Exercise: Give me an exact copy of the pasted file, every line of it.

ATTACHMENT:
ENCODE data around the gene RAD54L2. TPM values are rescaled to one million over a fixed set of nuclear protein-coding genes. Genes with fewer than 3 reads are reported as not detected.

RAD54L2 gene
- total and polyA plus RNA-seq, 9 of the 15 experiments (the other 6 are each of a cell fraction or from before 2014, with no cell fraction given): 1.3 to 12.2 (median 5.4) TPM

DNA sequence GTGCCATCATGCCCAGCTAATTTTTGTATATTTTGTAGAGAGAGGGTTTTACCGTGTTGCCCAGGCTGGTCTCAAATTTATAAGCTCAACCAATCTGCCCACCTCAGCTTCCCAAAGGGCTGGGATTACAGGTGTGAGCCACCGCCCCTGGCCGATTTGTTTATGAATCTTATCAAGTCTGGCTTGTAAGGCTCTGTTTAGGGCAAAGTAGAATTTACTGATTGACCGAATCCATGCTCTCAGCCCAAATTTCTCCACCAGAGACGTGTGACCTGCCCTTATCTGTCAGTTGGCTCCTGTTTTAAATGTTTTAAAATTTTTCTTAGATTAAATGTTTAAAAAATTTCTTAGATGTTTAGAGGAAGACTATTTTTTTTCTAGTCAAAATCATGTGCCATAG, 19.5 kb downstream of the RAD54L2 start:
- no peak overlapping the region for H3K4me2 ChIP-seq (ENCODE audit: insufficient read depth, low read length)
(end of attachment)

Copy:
ENCODE data around the gene RAD54L2. TPM values are rescaled to one million over a fixed set of nuclear protein-coding genes. Genes with fewer than 3 reads are reported as not detected.

RAD54L2 gene
- total and polyA plus RNA-seq, 9 of the 15 experiments (the other 6 are each of a cell fraction or from before 2014, with no cell fraction given): 1.3 to 12.2 (median 5.4) TPM

DNA sequence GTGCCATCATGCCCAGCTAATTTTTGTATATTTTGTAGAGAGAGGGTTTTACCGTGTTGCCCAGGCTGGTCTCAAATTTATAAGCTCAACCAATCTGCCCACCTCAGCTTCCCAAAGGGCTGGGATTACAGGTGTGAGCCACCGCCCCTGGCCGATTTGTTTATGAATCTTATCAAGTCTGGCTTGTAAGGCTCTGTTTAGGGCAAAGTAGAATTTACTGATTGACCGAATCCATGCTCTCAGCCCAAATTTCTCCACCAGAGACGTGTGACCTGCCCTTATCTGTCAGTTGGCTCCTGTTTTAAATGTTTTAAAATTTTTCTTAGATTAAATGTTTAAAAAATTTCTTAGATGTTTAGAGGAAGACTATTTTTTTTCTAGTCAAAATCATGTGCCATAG, 19.5 kb downstream of the RAD54L2 start:
- no peak overlapping the region for H3K4me2 ChIP-seq (ENCODE audit: insufficient read depth, low read length)